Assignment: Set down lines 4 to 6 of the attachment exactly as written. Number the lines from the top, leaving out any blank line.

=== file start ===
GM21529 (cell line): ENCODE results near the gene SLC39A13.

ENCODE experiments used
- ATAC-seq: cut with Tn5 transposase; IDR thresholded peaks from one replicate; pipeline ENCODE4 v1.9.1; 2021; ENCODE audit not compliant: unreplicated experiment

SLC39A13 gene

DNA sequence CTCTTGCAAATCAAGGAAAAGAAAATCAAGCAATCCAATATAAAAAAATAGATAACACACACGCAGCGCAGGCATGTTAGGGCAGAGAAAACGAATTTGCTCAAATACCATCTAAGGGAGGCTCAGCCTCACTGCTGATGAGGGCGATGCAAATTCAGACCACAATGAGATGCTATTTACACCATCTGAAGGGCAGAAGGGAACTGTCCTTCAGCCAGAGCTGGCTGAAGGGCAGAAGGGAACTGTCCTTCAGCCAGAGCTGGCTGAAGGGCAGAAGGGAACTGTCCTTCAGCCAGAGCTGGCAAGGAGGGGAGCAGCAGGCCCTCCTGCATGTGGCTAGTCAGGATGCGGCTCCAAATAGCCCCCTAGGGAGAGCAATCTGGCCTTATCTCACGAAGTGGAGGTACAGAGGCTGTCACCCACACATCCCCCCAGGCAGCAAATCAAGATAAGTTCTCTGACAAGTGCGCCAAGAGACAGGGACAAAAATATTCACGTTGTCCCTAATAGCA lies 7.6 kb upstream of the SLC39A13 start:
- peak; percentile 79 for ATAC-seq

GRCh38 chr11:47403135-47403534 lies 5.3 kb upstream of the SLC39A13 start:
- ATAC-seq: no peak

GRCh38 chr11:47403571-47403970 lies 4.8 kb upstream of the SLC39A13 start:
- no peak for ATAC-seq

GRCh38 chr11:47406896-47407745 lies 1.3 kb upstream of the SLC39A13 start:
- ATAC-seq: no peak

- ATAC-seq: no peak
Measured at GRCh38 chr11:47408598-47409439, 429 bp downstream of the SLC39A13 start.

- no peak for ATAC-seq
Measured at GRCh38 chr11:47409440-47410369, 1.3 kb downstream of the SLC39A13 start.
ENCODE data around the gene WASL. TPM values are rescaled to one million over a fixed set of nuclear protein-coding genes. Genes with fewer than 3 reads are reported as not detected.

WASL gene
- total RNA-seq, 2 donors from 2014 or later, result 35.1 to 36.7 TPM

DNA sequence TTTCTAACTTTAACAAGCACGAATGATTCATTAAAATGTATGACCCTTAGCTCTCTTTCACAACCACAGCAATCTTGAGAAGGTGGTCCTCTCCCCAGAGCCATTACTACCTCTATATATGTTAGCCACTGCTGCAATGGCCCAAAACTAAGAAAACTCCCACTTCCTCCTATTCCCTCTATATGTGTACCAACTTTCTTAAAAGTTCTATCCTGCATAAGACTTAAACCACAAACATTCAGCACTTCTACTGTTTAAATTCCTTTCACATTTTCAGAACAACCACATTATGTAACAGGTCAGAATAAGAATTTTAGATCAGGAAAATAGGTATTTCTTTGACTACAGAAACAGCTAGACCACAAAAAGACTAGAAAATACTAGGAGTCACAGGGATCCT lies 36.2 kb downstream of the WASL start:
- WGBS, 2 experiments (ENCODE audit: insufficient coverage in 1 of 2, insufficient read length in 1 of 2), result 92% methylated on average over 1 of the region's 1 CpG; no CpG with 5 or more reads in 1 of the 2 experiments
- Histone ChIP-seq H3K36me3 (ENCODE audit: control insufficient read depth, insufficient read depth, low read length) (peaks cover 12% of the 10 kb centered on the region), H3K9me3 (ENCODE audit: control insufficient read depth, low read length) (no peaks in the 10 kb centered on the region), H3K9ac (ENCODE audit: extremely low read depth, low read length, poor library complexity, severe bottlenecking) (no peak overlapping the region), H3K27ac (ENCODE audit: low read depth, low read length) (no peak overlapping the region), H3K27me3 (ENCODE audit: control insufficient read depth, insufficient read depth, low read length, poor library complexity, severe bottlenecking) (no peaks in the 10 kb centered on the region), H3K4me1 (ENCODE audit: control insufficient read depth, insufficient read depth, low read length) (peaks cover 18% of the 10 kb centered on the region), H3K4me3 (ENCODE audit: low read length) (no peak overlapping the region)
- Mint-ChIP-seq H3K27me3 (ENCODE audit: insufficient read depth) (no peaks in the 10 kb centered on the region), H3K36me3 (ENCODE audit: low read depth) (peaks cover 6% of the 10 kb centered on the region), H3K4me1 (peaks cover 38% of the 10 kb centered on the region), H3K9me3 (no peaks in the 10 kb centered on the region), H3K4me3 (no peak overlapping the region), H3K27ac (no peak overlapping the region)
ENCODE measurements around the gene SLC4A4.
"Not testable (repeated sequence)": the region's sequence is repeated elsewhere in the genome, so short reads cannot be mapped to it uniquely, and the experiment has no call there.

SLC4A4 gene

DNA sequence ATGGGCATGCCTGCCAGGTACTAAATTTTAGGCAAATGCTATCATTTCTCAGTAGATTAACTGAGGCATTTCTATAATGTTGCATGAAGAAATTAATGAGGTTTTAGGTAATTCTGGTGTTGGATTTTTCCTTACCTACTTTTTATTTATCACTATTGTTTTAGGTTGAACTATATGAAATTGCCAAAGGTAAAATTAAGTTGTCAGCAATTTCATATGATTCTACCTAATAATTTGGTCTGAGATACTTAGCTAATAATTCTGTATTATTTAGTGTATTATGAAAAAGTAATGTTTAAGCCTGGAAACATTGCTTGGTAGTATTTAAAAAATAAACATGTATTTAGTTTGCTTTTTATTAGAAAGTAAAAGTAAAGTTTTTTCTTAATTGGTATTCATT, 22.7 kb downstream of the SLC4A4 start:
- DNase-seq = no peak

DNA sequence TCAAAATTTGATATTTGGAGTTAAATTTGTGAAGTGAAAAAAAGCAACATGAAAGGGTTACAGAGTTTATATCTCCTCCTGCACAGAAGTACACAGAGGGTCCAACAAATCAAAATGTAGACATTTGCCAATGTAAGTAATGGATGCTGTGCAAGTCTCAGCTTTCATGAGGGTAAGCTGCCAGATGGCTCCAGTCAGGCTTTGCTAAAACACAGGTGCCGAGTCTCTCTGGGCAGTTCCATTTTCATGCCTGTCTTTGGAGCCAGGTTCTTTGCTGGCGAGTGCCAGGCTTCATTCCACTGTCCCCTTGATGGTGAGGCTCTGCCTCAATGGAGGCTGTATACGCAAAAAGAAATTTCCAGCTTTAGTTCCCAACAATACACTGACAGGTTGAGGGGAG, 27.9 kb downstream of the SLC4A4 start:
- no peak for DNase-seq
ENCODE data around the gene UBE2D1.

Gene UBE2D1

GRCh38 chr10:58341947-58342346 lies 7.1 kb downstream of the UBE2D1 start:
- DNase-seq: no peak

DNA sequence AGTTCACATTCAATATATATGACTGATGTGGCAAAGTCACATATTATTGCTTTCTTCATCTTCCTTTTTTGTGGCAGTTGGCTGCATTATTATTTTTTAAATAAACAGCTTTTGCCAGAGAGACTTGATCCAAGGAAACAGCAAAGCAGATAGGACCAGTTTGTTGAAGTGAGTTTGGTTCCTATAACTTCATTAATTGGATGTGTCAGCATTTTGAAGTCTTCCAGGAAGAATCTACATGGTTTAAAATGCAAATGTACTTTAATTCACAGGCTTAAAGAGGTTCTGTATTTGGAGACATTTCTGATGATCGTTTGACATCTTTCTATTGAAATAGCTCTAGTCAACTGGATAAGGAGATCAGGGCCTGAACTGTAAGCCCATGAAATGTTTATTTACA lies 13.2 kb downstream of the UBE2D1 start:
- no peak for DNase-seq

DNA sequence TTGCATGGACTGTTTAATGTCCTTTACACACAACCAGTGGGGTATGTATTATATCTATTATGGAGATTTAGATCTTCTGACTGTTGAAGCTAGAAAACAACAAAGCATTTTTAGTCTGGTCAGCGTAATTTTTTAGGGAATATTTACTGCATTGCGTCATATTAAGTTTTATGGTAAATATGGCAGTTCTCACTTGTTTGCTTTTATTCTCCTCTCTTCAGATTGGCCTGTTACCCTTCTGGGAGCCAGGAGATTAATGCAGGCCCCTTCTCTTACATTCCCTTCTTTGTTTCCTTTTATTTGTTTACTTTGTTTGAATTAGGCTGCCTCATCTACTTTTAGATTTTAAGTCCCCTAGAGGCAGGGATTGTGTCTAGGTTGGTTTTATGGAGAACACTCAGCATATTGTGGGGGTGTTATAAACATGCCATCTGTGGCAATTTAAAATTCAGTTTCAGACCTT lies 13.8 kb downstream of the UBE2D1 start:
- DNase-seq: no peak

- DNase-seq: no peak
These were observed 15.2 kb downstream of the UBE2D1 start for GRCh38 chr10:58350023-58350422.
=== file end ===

SLC39A13 gene

DNA sequence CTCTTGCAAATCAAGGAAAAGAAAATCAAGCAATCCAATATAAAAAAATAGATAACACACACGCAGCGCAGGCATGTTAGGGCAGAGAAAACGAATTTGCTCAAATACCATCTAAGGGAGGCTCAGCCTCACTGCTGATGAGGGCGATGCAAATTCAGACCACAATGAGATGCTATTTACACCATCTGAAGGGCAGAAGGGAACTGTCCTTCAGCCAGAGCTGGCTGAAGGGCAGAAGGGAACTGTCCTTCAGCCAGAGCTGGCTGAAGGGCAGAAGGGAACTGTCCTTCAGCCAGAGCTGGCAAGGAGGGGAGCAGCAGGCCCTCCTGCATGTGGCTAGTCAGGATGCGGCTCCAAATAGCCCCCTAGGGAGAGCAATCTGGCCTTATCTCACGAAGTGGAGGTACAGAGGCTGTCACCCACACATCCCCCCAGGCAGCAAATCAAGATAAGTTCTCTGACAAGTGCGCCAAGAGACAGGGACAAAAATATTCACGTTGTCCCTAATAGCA lies 7.6 kb upstream of the SLC39A13 start:
- peak; percentile 79 for ATAC-seq